Conclusion

The occurrence of 2R-WGD preceding emergence of the AIS enhances our understanding of the biologic significance of WGD. Comprehensive identification of the paralogons in the human genome enabled us to conduct a genomic mapping analysis to examine the relationship between 2R-WGD and the evolution of many of the genes involved in the AIS. This analysis revealed that numerous pairs of signaling genes in the AIS (i.e., AIS genes) and their paralogs were part of paralogons, indicating that the genes were retained as duplicates from 2R-WGD.

The large-scale biologic data enabled us to examine the statistical significance of enrichment of system-level function categories among the AIS subfamilies as compared with the overall distribution of these categories among all subfamilies. This examination revealed that the category NS was significantly over-represented among AIS subfamilies, supporting statistically the hypothesis that the AIS-related signaling genes were involved in the nervous system of ancestral bilaterians. Our analysis uncovered the evolutionary role of 2R-WGD in duplicating numerous signaling genes used in the ancestral NS and thereafter in leading to the coordinated evolution of the resulting duplicates to gain new functions in the AIS. We believe that our findings provide a basis for further detailed exploration of the diverse roles of 2R-WGD in the evolutionary success of the vertebrate lineage.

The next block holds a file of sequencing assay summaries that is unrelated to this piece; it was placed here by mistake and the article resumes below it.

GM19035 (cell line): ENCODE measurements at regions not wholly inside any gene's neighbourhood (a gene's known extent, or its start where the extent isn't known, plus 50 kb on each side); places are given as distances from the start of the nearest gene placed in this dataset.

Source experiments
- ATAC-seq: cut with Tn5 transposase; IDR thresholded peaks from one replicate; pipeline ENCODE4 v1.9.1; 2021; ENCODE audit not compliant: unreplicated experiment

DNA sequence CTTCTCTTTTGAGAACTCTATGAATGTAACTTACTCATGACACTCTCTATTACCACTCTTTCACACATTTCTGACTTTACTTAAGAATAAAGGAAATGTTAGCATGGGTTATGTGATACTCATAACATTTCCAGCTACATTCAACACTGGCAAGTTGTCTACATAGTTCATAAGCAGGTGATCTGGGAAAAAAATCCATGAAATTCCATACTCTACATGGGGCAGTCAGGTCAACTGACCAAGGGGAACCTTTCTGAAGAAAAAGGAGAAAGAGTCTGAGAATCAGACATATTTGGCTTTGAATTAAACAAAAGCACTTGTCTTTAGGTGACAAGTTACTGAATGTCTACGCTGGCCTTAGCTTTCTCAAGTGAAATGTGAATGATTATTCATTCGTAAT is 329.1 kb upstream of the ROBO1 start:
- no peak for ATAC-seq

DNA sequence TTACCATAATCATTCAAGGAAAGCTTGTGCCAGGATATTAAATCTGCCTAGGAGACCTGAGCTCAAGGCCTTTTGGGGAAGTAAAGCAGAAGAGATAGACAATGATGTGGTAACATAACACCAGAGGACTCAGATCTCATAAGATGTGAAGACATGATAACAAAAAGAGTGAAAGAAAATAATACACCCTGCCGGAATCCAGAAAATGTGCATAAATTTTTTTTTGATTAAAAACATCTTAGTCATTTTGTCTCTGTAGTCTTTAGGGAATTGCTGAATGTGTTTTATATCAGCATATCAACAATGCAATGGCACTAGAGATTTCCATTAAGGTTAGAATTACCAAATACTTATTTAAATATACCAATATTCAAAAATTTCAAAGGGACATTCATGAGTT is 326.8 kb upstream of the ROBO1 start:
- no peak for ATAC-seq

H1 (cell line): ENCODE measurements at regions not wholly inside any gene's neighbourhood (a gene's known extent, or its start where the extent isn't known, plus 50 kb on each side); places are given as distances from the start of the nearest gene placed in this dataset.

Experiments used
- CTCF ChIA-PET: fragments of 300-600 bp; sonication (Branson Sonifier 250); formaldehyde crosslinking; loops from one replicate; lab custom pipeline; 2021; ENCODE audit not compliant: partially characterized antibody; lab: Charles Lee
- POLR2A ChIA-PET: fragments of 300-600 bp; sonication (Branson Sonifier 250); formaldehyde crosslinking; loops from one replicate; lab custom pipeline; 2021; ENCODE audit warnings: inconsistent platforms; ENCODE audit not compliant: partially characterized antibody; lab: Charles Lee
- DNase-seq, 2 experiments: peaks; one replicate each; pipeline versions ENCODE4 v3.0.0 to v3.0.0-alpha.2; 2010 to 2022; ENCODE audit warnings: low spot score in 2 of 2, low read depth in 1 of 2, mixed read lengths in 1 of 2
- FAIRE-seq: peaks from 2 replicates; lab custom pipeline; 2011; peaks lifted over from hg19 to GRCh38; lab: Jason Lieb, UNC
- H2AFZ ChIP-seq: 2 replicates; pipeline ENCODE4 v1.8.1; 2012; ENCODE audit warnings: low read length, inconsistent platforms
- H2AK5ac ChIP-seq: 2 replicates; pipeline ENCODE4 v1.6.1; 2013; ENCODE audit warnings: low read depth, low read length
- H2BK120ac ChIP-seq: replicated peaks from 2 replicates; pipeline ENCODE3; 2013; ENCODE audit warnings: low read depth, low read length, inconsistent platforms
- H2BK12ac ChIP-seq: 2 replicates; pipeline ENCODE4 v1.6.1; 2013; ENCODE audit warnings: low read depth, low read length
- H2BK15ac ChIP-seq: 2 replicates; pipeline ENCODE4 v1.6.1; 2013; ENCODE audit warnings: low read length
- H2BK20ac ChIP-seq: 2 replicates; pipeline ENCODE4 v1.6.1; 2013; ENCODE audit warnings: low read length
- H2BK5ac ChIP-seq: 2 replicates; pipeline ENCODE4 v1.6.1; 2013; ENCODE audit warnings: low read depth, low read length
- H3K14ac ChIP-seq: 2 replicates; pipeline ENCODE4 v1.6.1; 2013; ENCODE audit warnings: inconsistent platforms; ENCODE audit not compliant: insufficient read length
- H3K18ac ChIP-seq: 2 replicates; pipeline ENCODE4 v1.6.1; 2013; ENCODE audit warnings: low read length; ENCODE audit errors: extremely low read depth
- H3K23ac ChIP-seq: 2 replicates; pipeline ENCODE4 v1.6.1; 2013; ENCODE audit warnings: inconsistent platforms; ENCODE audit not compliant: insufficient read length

Methods

Data preparation

Protein-coding sequences for Homo sapiens (human; version 42.36d), Mus musculus (mouse; version 42.36c), Oryzias latipes (medaka; version 44.1a), and Drosophila melanogaster (fly; version 42.43) were obtained from the Ensembl project website [29], and those for Ciona intestinalis came from the JGI website [30]. For genes with multiple transcripts, only the longest sequence was retrieved, resulting in 15 852 Ciona, 24 125 mouse, 19 938 medaka, 13 545 Drosophila, and 22 102 human protein-coding genes (total, 95 562 genes).

Clustering for detecting subfamilies of chordates

The objective of gene clustering was to reconstruct groups of genes such that each included all of (and only) the descendents of a single gene in the ancestral chordate. The underlying assumption was that all of the vertebrate genes in such a group were more similar to each other than to their ortholog in Ciona, because they arose by either gene duplication or lineage splitting after the urochordate-vertebrate divergence. We generated the translated protein sequences for all genes, conducted all-to-all BLASTP analysis using the default parameters [31], and identified reciprocal best-hit pairs between Ciona and vertebrate protein sequences (C and V, respectively). Such a pair recursively recruited other vertebrate sequences of which the best hit in Ciona was C if they were more similar to each other than C was to V; this constraint ensured that genes with similarity due to duplication before the urochordate-vertebrate divergence were allocated appropriately into separate groups. The resulting groups of genes were defined as subfamilies. We consequently generated 7109 subfamilies that included 39 407 (48%) of the 82 017 total chordate genes.

Phylogenetic analysis for subfamilies